Gap Between Richest, Poorest Areas Widens; County Is 8th in Income

Associated Press

The gap between the nation’s richest and poorest cities widened in 1987 as the posh Connecticut suburbs of New York stayed atop the per capita personal income list while Texas towns along the Mexican border remained last, the government reported Thursday.

But the wealth wasn’t concentrated on the East Coast. Orange County and two other California regions placed in the top 10 rankings in the report on 1987 personal income in the nation’s 318 metropolitan regions.

First place belonged to the Bridgeport-Stamford-Norwalk-Danbury area of Connecticut, with per capita income of $26,316, the Commerce Department said.


Bringing up the rear was the McAllen-Edinburg-Mission area of Texas, with per capita income of $7,001. Orange County placed eighth, with per capita income of $21,444. The county was the third-highest-ranking California region, following San Francisco, which ranked second nationally with $24,593 per capita, and San Jose, which placed seventh nationally with $21,510.

Los Angeles, with a per capita income of $17,863, ranked 34th on the national list. San Diego, at $16,633, was 58th, and Riverside, at $15,075 was 117th.

With its reputation as a high-technology and business services center populated by well-paid professionals, Orange County’s ranking came as no surprise. In fact, a recent forecast by economists at Chapman College in Orange projects per capita income of more than $24,700 for 1989.

According to economists, incomes are high because the county has a good climate, close proximity to Southland recreation and business centers, an entrepreneurial business base and a shortage of housing.

The climate and locale make Orange County a popular place to live and work, and that demand, combined with the housing shortage, has boosted its real estate prices to among the highest in the nation. That, in turn, has forced businesses to increase wages so workers can afford to live in the county.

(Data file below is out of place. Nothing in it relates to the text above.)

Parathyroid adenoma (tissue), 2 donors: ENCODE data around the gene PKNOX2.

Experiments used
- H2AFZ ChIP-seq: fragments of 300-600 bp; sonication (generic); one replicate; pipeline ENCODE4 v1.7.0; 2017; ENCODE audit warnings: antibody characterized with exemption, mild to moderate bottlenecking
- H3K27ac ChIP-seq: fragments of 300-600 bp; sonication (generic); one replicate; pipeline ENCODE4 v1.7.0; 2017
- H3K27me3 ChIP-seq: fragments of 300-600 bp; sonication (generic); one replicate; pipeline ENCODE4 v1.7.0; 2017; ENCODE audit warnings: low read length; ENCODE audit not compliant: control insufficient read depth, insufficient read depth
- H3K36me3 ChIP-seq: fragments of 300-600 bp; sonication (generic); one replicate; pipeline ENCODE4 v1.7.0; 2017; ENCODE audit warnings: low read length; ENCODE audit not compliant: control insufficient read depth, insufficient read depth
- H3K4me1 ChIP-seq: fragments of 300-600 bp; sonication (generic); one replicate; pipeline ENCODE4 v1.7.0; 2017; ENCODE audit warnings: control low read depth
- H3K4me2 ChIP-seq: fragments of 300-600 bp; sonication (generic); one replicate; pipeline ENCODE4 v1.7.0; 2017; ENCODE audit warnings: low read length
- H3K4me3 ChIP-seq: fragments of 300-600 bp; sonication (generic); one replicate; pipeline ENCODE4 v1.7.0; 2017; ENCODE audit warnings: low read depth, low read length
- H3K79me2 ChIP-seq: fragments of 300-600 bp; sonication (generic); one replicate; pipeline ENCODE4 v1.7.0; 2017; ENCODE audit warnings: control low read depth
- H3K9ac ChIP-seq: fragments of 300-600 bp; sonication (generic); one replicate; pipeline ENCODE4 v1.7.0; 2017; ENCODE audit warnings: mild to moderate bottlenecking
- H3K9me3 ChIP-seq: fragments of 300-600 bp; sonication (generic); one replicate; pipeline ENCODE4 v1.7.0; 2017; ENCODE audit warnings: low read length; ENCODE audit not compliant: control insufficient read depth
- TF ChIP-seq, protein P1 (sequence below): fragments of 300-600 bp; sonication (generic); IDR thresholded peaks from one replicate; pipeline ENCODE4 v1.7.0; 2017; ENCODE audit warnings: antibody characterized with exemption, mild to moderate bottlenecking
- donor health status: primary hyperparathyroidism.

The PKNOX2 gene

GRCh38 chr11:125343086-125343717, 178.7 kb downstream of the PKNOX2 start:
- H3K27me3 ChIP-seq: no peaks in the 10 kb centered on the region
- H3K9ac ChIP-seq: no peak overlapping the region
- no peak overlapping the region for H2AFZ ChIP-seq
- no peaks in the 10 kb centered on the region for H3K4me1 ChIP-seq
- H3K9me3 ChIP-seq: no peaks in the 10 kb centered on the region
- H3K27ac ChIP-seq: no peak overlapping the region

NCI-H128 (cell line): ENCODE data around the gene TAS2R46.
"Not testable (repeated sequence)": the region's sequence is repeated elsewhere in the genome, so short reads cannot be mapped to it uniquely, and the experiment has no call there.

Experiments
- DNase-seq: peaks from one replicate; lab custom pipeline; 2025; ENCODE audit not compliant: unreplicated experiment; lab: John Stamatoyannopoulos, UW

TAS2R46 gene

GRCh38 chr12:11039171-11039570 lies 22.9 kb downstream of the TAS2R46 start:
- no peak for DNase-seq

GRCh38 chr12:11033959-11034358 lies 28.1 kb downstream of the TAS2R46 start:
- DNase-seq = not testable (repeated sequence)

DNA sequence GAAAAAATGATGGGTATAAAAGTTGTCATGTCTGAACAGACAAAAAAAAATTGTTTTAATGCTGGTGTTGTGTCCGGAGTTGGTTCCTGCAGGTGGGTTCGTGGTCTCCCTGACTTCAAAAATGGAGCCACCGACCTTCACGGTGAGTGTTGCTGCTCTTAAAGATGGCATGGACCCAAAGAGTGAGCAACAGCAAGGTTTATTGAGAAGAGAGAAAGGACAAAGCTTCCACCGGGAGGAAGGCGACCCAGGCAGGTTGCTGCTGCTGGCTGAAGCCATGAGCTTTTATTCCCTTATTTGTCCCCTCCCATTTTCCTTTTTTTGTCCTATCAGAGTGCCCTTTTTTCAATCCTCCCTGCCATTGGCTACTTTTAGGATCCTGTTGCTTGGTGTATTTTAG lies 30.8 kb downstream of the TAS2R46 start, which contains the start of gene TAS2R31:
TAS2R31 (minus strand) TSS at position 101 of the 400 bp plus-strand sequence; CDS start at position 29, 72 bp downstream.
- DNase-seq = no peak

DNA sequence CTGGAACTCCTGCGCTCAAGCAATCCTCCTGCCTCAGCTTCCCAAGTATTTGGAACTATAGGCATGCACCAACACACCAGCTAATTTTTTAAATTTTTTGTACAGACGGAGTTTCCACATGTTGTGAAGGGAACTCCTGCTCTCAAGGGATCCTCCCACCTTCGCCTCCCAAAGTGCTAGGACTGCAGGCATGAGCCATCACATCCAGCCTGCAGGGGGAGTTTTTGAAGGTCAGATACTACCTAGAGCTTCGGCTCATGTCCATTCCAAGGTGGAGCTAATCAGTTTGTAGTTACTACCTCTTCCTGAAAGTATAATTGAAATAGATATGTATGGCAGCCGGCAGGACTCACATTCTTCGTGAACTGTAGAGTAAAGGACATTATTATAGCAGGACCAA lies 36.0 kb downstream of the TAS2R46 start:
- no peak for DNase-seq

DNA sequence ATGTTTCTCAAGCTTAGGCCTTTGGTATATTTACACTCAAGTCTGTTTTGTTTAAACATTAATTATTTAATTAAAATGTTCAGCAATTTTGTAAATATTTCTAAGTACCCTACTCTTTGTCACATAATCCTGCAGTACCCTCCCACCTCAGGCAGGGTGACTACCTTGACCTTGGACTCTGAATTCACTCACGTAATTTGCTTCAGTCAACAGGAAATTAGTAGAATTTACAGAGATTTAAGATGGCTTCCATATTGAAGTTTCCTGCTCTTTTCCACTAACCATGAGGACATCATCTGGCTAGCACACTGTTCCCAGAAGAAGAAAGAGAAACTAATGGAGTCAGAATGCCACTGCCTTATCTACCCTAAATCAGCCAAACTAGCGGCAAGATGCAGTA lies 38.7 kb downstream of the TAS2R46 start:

Nationally, the top and bottom income areas were the same as in 1986, but the gap between them grew as the 9.1% rate of per capita income growth in the Bridgeport area more than doubled the 4.2% pace in the McAllen region.


The per capita income gap between the two regions was $19,315 in 1987, up from $17,412 a year earlier.

For the nation as a whole, per capita income rose 6% in 1987 to $15,484, according to the report by the department’s Bureau of Economic Analysis.

The study showed income in America’s cities advancing at an uneven pace--growing fastest in communities along the East Coast with slow-growth areas concentrated in the oil-producing states.

Twenty-three metropolitan areas registered per capita income growth at least 2 percentage points above the national average of 6%. Seven of those cities were in New England; six were in the Middle Atlantic region; five were in the Southeast.

Income in 60 metropolitan areas, meanwhile, grew at a rate that was at least 2 percentage points below the national average. Forty-one of those areas were in the oil-producing states of Alaska, Colorado, Louisiana, Oklahoma, Texas and Wyoming.

“A lot of growth in New England is driven by services and high-tech industries,” said the bureau’s Kathy Albetski. “The slow growth was driven by the weakness in oil.”


The fastest growth rate was recorded in the Visalia-Tulare-Porterville region of California, where per capita income rose 9.7% to $12,968, a level still well below the national average.

At the other end of the scale, two regions registered declines in 1987: per capita income fell 1.4% in Flint, Mich., to $14,723, and dropped 0.6% in Lafayette, La., to $12,363.

Here are the top 10 metropolitan areas for 1987 per capita personal income:

Bridgeport, Conn., $26,316; San Francisco, $24,593; Bergen-Passaic, N.J., $23,040; Middlesex-Somerset-Hunterdon, N.J., $22,783; Nassau-Suffolk, N.Y., $22,001; Washington D.C.-Maryland-Virginia, $21,539; San Jose, $21,510; Orange County, $21,444; Lake County, La., $21,432, and West Palm Beach-Boca Raton-Delray Beach, Fla., $21,246.

Here are the metropolitan areas in the bottom 10:

McAllen, Tex., $7,001; Laredo, Tex., $7,035; Brownsville-Harlingen, Tex., $7,409; Provo-Orem, Utah, $8,870; El Paso, Tex., $9,484; Las Cruces, N.M., $9,578; Pascagoula, Miss., $10,231; Houma-Thibodaux, La., $10,582; Jacksonville, N.C., $10,668, and Bryan-College Station, Tex., $10,688.

Times staff writer John O’Dell contributed to this report.


California’s 23 metropolitan areas, their per capita personal income for 1987 as determined in a U.S. government survey, and their ranking on the national list:

Area Per Capita Income National Rank San Francisco $24,593 2 San Jose 21,510 7 Orange County 21,444 8 Oakland 19,896 20 Santa Barbara 18,909 25 Santa Rosa 18,510 28 Oxnard 18,133 32 Los Angeles 17,863 34 Santa Cruz 17,507 41 San Diego 16,633 58 Sacramento 16,300 64 Monterey 16,141 70 Vallejo 15,824 82 Riverside 15,075 117 Fresno 14,545 141 Bakersfield 13,914 170 Redding 13,849 175 Stockton 13,774 179 Modesto 13,567 193 Chico 13,013 228 Visalia 12,968 232 Merced 12,919 238 Yuba City 12,158 274